Photo: simpologist | Flickr
Americans have a growing crush on manual transmissions.To be sure, the share of new vehicles bought with stick shifts remains a small slice because most models don’t even offer them.
But through March this year, 6.5% of new vehicles sold were manual — close to double the rate in each of the past five years and highest since 7.2% in 2006, according to Edmunds.com.
That “take rate,” as the industry calls it, is even more impressive because just 19% of the 2,360 models on sale offer manuals, Edmunds.com reports. Five years ago, 29% of 2,391 on sale offered sticks, and the take rate was 2.9%, lowest in a decade.
And that’s even though manuals no longer are gas-mileage champs. In fact they often lag behind today’s computer-controlled automatics. Instead, the lures of a clutch pedal are:
– Price. Models with manuals typically are at least $1,000 cheaper than the automatic and are most common in the increasingly popular small, lower-price cars whose buyers tend to be very price-sensitive.
– Performance. Many people consider manuals more fun, even those who don’t see them as a way to wring the most pep from those low-power cars. “In these compact cars, it’s easier to get the most power from the manual,” says Ivan Drury, analyst at Edmunds.com.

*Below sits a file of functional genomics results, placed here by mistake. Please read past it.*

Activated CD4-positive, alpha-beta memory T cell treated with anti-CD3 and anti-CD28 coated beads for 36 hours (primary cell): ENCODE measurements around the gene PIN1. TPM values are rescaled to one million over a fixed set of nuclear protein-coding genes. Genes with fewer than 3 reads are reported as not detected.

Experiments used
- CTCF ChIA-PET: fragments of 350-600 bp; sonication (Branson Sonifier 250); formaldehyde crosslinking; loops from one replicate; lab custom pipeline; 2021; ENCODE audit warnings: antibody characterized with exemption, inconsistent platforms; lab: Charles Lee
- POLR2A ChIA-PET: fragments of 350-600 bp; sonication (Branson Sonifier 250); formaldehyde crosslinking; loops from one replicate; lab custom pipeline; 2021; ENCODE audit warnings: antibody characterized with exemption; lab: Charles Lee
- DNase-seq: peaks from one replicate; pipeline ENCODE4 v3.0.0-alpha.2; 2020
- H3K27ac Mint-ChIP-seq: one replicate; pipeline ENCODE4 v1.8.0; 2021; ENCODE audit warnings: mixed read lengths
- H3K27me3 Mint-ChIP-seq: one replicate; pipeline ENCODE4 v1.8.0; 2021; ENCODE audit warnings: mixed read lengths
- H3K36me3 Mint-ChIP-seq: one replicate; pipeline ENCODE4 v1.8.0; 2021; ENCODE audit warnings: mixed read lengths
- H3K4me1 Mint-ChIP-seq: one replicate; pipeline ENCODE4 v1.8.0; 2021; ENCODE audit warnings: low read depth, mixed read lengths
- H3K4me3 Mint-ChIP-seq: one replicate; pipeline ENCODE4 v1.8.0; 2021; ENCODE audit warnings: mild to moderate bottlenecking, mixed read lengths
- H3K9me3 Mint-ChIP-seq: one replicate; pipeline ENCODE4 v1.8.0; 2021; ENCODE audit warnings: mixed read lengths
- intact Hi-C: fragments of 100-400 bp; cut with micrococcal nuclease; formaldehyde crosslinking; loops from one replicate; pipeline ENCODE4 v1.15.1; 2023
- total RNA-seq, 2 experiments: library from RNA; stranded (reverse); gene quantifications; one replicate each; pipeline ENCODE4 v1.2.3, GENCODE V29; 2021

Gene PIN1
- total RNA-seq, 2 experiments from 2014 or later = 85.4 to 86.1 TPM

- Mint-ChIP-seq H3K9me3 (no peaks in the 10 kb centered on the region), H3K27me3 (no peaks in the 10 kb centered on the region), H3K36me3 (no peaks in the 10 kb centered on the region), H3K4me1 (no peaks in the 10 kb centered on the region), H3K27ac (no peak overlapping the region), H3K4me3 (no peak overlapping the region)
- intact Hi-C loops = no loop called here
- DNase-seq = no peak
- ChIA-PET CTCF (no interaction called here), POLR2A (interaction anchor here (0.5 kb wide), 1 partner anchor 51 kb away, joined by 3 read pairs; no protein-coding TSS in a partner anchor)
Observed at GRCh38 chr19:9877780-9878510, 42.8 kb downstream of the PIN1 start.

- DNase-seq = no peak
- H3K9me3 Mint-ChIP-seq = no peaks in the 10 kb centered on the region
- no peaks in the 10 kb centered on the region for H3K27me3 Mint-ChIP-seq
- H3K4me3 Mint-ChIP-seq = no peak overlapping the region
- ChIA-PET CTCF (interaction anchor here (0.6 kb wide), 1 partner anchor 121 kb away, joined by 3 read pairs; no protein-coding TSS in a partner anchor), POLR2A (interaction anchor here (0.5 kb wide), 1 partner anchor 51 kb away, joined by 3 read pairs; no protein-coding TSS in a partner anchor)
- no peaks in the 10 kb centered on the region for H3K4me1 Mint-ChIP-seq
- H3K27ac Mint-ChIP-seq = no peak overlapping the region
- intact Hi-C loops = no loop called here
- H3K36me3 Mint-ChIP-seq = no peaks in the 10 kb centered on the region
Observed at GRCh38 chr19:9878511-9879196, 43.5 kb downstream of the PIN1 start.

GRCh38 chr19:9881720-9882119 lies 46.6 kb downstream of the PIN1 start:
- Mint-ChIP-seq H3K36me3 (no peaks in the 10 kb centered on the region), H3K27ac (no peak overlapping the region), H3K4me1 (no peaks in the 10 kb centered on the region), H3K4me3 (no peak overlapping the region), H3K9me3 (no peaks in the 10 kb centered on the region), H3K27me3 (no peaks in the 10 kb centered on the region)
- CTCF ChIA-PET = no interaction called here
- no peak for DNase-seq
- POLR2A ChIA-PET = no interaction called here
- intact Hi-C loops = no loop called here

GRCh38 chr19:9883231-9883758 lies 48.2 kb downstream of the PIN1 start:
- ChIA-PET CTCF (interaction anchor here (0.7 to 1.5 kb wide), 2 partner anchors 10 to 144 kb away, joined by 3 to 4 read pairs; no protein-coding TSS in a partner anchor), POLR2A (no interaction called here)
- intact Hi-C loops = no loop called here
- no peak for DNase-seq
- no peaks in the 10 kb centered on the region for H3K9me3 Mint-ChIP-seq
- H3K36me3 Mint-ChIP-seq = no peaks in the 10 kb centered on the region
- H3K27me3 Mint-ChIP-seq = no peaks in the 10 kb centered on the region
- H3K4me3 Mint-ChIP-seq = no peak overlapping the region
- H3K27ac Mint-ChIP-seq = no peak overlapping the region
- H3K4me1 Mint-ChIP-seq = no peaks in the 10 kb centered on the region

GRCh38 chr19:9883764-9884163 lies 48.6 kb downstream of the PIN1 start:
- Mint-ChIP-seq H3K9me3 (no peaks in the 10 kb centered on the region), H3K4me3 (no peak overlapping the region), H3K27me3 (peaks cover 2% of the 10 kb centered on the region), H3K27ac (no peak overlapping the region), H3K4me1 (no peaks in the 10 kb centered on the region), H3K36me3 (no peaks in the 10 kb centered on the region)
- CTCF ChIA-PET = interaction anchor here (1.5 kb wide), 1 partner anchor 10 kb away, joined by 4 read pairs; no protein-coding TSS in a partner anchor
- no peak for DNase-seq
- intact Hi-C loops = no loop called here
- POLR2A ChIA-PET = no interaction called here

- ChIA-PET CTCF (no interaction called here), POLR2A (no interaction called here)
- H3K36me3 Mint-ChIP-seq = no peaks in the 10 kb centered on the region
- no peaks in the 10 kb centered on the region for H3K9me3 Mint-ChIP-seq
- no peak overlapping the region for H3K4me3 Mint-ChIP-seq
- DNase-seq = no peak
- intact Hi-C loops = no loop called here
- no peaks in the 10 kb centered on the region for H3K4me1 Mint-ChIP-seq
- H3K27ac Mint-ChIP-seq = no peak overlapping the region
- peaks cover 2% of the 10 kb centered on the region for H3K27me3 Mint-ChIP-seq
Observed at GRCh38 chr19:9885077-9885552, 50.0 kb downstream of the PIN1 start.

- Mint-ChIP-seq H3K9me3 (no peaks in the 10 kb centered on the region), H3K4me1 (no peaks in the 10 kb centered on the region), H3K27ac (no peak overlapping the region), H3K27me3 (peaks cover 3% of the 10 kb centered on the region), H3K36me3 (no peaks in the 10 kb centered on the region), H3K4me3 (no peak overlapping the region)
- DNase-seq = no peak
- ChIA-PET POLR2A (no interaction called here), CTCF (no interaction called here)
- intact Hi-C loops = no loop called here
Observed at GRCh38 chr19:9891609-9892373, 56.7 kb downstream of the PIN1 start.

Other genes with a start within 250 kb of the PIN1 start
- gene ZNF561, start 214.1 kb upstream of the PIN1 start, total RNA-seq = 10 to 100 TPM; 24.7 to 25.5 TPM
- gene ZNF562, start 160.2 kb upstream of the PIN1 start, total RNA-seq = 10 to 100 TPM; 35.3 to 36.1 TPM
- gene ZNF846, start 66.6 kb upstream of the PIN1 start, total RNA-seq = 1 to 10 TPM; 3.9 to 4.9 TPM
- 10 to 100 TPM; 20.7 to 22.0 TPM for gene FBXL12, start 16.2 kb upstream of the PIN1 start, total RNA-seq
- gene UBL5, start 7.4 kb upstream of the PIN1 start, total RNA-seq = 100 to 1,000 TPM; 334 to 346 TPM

– Habit. People driving sticks seem to be buying them again. The average trade-in now is 6.1 years old, says Edmunds.com, which happens to coincide with the last peak, 2006, in manual “take rate.”
– Ease of use. Clutch pedals now take less effort and engage more smoothly, making it less likely a driver will kill the engine or be jerky.
The trend surprised automakers. For instance, demand for manuals in the redone Ford Focus compact is close to 10%. “We were planning around 4%, 4.5%,” says Paul Russell, Focus marketing manager. In March, Ford even began offering one in the top Titanium trim, after initially thinking higher-income buyers wanted only automatics.
Dodge saw change coming ahead of this summer’s launch of its 2013 Dart compact. Marketing manager Richard Cox predicts up to 20% will sell with manuals, split among the price-conscious and those who believe a stick is the way to enjoy Dart’s European Alfa Romeo underpinnings.
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